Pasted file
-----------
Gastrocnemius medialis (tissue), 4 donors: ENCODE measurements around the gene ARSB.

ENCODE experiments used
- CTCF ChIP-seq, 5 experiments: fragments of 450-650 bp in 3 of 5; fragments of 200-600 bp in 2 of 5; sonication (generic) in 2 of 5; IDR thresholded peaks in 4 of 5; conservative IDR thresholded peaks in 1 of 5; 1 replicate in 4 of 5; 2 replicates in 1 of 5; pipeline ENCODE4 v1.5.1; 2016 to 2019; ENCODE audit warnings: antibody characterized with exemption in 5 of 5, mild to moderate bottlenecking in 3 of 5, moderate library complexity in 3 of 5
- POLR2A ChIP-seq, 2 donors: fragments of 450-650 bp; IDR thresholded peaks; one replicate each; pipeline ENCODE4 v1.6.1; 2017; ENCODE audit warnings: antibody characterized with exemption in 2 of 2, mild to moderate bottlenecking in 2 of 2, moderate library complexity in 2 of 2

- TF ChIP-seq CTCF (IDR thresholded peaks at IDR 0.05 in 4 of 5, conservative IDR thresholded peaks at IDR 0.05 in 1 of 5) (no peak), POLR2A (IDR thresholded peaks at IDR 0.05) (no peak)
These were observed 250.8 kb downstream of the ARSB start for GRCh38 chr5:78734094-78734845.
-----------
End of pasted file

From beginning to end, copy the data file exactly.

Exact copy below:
Gastrocnemius medialis (tissue), 4 donors: ENCODE measurements around the gene ARSB.

ENCODE experiments used
- CTCF ChIP-seq, 5 experiments: fragments of 450-650 bp in 3 of 5; fragments of 200-600 bp in 2 of 5; sonication (generic) in 2 of 5; IDR thresholded peaks in 4 of 5; conservative IDR thresholded peaks in 1 of 5; 1 replicate in 4 of 5; 2 replicates in 1 of 5; pipeline ENCODE4 v1.5.1; 2016 to 2019; ENCODE audit warnings: antibody characterized with exemption in 5 of 5, mild to moderate bottlenecking in 3 of 5, moderate library complexity in 3 of 5
- POLR2A ChIP-seq, 2 donors: fragments of 450-650 bp; IDR thresholded peaks; one replicate each; pipeline ENCODE4 v1.6.1; 2017; ENCODE audit warnings: antibody characterized with exemption in 2 of 2, mild to moderate bottlenecking in 2 of 2, moderate library complexity in 2 of 2

- TF ChIP-seq CTCF (IDR thresholded peaks at IDR 0.05 in 4 of 5, conservative IDR thresholded peaks at IDR 0.05 in 1 of 5) (no peak), POLR2A (IDR thresholded peaks at IDR 0.05) (no peak)
These were observed 250.8 kb downstream of the ARSB start for GRCh38 chr5:78734094-78734845.